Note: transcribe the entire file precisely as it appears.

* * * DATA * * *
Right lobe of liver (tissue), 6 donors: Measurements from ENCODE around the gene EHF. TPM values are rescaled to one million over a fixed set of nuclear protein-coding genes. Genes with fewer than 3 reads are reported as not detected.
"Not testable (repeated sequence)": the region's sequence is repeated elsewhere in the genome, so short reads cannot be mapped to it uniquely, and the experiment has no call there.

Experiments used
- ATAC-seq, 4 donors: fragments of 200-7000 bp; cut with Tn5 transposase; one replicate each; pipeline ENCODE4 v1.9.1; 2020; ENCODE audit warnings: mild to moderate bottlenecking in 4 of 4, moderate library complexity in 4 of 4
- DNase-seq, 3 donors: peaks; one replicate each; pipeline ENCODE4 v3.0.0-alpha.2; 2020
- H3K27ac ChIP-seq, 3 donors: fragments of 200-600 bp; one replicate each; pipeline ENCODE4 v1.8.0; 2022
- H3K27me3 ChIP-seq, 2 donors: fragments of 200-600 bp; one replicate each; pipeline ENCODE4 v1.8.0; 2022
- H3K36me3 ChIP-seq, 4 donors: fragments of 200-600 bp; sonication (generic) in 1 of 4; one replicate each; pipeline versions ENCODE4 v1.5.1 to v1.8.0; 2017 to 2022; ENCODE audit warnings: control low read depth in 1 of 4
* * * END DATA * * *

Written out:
Right lobe of liver (tissue), 6 donors: Measurements from ENCODE around the gene EHF. TPM values are rescaled to one million over a fixed set of nuclear protein-coding genes. Genes with fewer than 3 reads are reported as not detected.
"Not testable (repeated sequence)": the region's sequence is repeated elsewhere in the genome, so short reads cannot be mapped to it uniquely, and the experiment has no call there.

Experiments used
- ATAC-seq, 4 donors: fragments of 200-7000 bp; cut with Tn5 transposase; one replicate each; pipeline ENCODE4 v1.9.1; 2020; ENCODE audit warnings: mild to moderate bottlenecking in 4 of 4, moderate library complexity in 4 of 4
- DNase-seq, 3 donors: peaks; one replicate each; pipeline ENCODE4 v3.0.0-alpha.2; 2020
- H3K27ac ChIP-seq, 3 donors: fragments of 200-600 bp; one replicate each; pipeline ENCODE4 v1.8.0; 2022
- H3K27me3 ChIP-seq, 2 donors: fragments of 200-600 bp; one replicate each; pipeline ENCODE4 v1.8.0; 2022
- H3K36me3 ChIP-seq, 4 donors: fragments of 200-600 bp; sonication (generic) in 1 of 4; one replicate each; pipeline versions ENCODE4 v1.5.1 to v1.8.0; 2017 to 2022; ENCODE audit warnings: control low read depth in 1 of 4